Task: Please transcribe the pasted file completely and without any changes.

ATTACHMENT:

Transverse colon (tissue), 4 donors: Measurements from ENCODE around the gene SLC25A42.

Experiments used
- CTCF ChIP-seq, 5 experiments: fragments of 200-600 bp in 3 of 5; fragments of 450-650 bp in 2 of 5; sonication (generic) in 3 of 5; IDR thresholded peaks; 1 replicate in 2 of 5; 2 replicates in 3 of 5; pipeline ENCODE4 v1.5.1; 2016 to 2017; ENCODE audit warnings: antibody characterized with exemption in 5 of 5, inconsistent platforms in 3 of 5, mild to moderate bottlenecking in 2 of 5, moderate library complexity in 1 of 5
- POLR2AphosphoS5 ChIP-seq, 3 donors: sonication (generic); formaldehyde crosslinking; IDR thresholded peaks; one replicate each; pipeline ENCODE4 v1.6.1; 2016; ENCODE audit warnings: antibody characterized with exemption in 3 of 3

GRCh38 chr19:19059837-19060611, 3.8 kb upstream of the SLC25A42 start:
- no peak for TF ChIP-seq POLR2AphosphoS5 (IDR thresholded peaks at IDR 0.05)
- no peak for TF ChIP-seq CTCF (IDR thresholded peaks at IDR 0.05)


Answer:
Transverse colon (tissue), 4 donors: Measurements from ENCODE around the gene SLC25A42.

Experiments used
- CTCF ChIP-seq, 5 experiments: fragments of 200-600 bp in 3 of 5; fragments of 450-650 bp in 2 of 5; sonication (generic) in 3 of 5; IDR thresholded peaks; 1 replicate in 2 of 5; 2 replicates in 3 of 5; pipeline ENCODE4 v1.5.1; 2016 to 2017; ENCODE audit warnings: antibody characterized with exemption in 5 of 5, inconsistent platforms in 3 of 5, mild to moderate bottlenecking in 2 of 5, moderate library complexity in 1 of 5
- POLR2AphosphoS5 ChIP-seq, 3 donors: sonication (generic); formaldehyde crosslinking; IDR thresholded peaks; one replicate each; pipeline ENCODE4 v1.6.1; 2016; ENCODE audit warnings: antibody characterized with exemption in 3 of 3

GRCh38 chr19:19059837-19060611, 3.8 kb upstream of the SLC25A42 start:
- no peak for TF ChIP-seq POLR2AphosphoS5 (IDR thresholded peaks at IDR 0.05)
- no peak for TF ChIP-seq CTCF (IDR thresholded peaks at IDR 0.05)